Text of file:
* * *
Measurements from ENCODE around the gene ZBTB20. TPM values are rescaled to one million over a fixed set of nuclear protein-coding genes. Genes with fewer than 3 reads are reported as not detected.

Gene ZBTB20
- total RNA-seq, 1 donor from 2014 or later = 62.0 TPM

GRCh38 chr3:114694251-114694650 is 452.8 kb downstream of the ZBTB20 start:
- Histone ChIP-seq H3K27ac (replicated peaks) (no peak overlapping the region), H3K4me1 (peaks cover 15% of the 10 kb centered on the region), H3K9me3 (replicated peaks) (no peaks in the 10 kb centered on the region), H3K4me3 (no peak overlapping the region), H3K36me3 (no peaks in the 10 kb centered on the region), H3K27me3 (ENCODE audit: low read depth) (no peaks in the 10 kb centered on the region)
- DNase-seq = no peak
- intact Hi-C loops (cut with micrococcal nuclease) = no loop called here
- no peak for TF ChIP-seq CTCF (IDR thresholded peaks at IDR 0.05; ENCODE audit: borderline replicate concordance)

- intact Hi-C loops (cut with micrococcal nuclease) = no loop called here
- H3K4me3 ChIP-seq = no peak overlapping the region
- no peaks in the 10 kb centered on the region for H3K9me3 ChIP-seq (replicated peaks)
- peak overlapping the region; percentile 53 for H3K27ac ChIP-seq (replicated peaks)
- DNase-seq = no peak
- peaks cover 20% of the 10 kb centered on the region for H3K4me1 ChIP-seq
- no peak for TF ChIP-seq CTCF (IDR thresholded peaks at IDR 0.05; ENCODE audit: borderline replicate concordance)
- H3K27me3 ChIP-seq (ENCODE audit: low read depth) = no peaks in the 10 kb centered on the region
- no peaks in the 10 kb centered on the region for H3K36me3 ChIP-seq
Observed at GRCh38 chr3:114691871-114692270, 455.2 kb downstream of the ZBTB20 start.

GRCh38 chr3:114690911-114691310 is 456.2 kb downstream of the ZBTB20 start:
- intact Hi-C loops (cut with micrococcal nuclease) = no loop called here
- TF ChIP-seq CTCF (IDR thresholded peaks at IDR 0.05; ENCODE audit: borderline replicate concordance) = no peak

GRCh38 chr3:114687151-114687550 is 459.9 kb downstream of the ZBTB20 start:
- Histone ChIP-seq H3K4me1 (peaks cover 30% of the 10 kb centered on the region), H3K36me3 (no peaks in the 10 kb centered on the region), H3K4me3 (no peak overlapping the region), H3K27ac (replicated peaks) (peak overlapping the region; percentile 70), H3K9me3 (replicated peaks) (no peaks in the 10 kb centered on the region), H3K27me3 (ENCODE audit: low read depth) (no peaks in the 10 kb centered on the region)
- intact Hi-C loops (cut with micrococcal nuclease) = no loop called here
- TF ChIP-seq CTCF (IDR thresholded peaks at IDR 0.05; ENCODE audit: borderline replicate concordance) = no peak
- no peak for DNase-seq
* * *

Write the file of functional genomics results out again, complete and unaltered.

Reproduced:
Measurements from ENCODE around the gene ZBTB20. TPM values are rescaled to one million over a fixed set of nuclear protein-coding genes. Genes with fewer than 3 reads are reported as not detected.

Gene ZBTB20
- total RNA-seq, 1 donor from 2014 or later = 62.0 TPM

GRCh38 chr3:114694251-114694650 is 452.8 kb downstream of the ZBTB20 start:
- Histone ChIP-seq H3K27ac (replicated peaks) (no peak overlapping the region), H3K4me1 (peaks cover 15% of the 10 kb centered on the region), H3K9me3 (replicated peaks) (no peaks in the 10 kb centered on the region), H3K4me3 (no peak overlapping the region), H3K36me3 (no peaks in the 10 kb centered on the region), H3K27me3 (ENCODE audit: low read depth) (no peaks in the 10 kb centered on the region)
- DNase-seq = no peak
- intact Hi-C loops (cut with micrococcal nuclease) = no loop called here
- no peak for TF ChIP-seq CTCF (IDR thresholded peaks at IDR 0.05; ENCODE audit: borderline replicate concordance)

- intact Hi-C loops (cut with micrococcal nuclease) = no loop called here
- H3K4me3 ChIP-seq = no peak overlapping the region
- no peaks in the 10 kb centered on the region for H3K9me3 ChIP-seq (replicated peaks)
- peak overlapping the region; percentile 53 for H3K27ac ChIP-seq (replicated peaks)
- DNase-seq = no peak
- peaks cover 20% of the 10 kb centered on the region for H3K4me1 ChIP-seq
- no peak for TF ChIP-seq CTCF (IDR thresholded peaks at IDR 0.05; ENCODE audit: borderline replicate concordance)
- H3K27me3 ChIP-seq (ENCODE audit: low read depth) = no peaks in the 10 kb centered on the region
- no peaks in the 10 kb centered on the region for H3K36me3 ChIP-seq
Observed at GRCh38 chr3:114691871-114692270, 455.2 kb downstream of the ZBTB20 start.

GRCh38 chr3:114690911-114691310 is 456.2 kb downstream of the ZBTB20 start:
- intact Hi-C loops (cut with micrococcal nuclease) = no loop called here
- TF ChIP-seq CTCF (IDR thresholded peaks at IDR 0.05; ENCODE audit: borderline replicate concordance) = no peak

GRCh38 chr3:114687151-114687550 is 459.9 kb downstream of the ZBTB20 start:
- Histone ChIP-seq H3K4me1 (peaks cover 30% of the 10 kb centered on the region), H3K36me3 (no peaks in the 10 kb centered on the region), H3K4me3 (no peak overlapping the region), H3K27ac (replicated peaks) (peak overlapping the region; percentile 70), H3K9me3 (replicated peaks) (no peaks in the 10 kb centered on the region), H3K27me3 (ENCODE audit: low read depth) (no peaks in the 10 kb centered on the region)
- intact Hi-C loops (cut with micrococcal nuclease) = no loop called here
- TF ChIP-seq CTCF (IDR thresholded peaks at IDR 0.05; ENCODE audit: borderline replicate concordance) = no peak
- no peak for DNase-seq